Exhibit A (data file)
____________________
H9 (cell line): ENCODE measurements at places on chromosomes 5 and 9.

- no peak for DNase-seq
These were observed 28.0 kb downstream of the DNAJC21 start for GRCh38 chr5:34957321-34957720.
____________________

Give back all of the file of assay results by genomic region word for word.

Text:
H9 (cell line): ENCODE measurements at places on chromosomes 5 and 9.

- no peak for DNase-seq
These were observed 28.0 kb downstream of the DNAJC21 start for GRCh38 chr5:34957321-34957720.